Amid virus outbreak, New Mexico addresses school enrollment
SANTA FE, N.M. (AP) — As New Mexico experiences a rise in deaths and infections related to the coronavirus, education and child welfare officials are working to locate 12,000 students who have stopped attending public school and haven't notified the state about their next move.
A total of 21,000 students have disenrolled since the spring, including those who have notified schools of a transfer to homeschooling, a private school, or to another school out of state. New Mexico's student enrollment has declined for years because of an aging, flat population, but the apparent exodus recorded this fall is much higher than before.
The 12,000 students who are unaccounted for reflect a 4.2% decline in enrollment for the 40-day “money count” that determines public school funding, according to the Public Education Department, which released preliminary data on Monday weeks ahead of schedule.
“Typically, attendance numbers are released only after weeks of careful vetting, but because of growing concerns about high absence rates, the department opted to release them now as preliminary, unconfirmed figures,” the department said in a statement Thursday.
The numbers are usually released in December, but media and state legislators have been pushing for an earlier release to assess the potential impact of the pandemic on future education funding. With the vast majority of schools in New Mexico stuck in online-only learning, many parents have given up on public school.
State lawmakers are considering legislation to keep funding stable despite drops in enrollment during the pandemic.
On Tuesday, the state reported a record 2,112 known new cases of the virus, bringing the total case count to over 67,000. Officials also reported a record-high 28 deaths in a single day. The death toll now stands at 1,264.
Gov. Michelle Lujan Grisham took to Twitter Tuesday to tell residents to “shelter in place.”
The state implemented additional lockdown measures on Monday.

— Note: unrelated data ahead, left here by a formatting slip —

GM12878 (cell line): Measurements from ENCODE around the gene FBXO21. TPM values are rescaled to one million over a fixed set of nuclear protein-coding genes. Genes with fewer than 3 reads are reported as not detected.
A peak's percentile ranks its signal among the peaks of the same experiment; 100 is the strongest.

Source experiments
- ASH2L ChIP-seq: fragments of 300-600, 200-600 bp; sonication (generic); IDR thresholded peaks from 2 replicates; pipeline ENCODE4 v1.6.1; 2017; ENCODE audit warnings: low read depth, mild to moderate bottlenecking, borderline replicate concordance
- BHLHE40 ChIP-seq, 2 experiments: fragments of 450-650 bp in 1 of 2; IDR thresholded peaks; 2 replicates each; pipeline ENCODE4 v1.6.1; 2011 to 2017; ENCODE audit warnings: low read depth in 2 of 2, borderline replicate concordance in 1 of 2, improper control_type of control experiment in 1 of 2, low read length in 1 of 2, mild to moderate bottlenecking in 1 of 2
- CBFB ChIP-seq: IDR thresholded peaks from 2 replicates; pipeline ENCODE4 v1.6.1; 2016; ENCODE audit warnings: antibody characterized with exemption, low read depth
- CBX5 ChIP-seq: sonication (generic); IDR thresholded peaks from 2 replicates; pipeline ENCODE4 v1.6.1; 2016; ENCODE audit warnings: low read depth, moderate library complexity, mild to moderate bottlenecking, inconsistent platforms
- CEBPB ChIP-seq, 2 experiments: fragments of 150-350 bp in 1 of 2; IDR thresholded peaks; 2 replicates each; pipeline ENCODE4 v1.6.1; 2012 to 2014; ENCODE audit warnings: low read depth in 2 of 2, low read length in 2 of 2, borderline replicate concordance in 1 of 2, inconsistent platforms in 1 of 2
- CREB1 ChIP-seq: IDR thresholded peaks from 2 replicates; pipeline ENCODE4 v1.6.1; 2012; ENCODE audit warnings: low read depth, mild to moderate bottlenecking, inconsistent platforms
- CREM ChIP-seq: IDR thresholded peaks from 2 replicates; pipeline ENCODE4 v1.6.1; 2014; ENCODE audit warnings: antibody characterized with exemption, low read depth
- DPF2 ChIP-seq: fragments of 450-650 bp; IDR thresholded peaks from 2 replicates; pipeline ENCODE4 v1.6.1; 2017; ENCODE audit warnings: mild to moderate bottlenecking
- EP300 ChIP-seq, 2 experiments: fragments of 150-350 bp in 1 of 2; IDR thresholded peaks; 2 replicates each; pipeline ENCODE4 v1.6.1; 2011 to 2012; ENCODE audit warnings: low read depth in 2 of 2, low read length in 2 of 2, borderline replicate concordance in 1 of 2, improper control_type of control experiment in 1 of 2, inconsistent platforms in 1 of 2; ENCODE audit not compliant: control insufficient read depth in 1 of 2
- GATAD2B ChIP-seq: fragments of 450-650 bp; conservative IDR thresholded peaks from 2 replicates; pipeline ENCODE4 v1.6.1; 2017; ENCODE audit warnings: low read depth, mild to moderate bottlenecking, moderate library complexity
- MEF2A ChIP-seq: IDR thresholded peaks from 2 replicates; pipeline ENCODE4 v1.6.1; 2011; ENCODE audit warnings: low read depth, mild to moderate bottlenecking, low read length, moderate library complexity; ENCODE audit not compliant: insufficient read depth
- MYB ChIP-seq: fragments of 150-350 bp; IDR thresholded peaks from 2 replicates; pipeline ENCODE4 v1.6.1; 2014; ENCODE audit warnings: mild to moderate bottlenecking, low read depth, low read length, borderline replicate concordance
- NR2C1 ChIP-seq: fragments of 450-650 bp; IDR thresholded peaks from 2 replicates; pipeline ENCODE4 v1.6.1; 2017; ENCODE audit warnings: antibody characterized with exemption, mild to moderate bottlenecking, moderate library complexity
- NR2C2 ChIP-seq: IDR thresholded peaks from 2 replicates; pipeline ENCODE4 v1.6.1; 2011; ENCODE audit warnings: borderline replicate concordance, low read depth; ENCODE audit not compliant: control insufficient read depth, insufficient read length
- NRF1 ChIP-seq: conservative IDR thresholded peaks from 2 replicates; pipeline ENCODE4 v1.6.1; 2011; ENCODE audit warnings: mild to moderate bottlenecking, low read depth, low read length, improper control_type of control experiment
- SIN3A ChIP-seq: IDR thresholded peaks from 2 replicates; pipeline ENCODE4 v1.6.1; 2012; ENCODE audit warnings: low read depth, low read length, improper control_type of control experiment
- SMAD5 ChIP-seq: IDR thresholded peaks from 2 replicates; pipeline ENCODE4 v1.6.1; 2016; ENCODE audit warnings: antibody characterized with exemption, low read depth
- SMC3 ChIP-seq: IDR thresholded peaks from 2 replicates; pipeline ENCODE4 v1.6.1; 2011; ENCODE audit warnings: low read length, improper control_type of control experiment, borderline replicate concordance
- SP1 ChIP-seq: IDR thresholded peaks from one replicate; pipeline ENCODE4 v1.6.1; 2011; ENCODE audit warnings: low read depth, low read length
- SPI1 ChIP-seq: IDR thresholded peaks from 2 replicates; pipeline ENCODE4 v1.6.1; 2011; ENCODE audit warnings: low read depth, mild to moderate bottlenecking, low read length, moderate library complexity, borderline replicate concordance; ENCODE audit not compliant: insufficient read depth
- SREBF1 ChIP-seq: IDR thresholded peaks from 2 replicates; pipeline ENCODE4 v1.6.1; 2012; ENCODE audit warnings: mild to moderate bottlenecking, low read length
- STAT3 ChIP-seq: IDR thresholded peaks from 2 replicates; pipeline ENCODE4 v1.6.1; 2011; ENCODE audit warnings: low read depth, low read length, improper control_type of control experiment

“The virus is everywhere,” Lujan Grisham wrote Tuesday. “Don’t go out. Don’t go shopping. Don’t take extra errands. Don’t go see friends. Don’t infect your loved ones. Don’t end up in a hospital.”
The Public Education Department is working with other state agencies like the Children, Youth and Families Department as well as school districts to try and identify the students and re-enroll them if possible.
Parents who fail to enroll their children in some form of school may run afoul of state laws, but state officials are trying to take a soft approach. Child welfare and law enforcement agencies have largely avoided fining parents under truancy laws, focusing on welfare checks that result in referrals to public services.
“This is a time for compassion. We know there are many reasons children are not attending school, and we want to work with them and their families to solve problems and get them back in class — not to punish them. But ultimately, we must meet our promise to educate every New Mexico child for college or career,” Public Education Secretary Ryan Stewart said.
Attanasio is a corps member for the Associated Press/Report for America Statehouse News Initiative. Report for America is a nonprofit national service program that places journalists in local newsrooms to report on under-covered issues. Follow Attanasio on Twitter.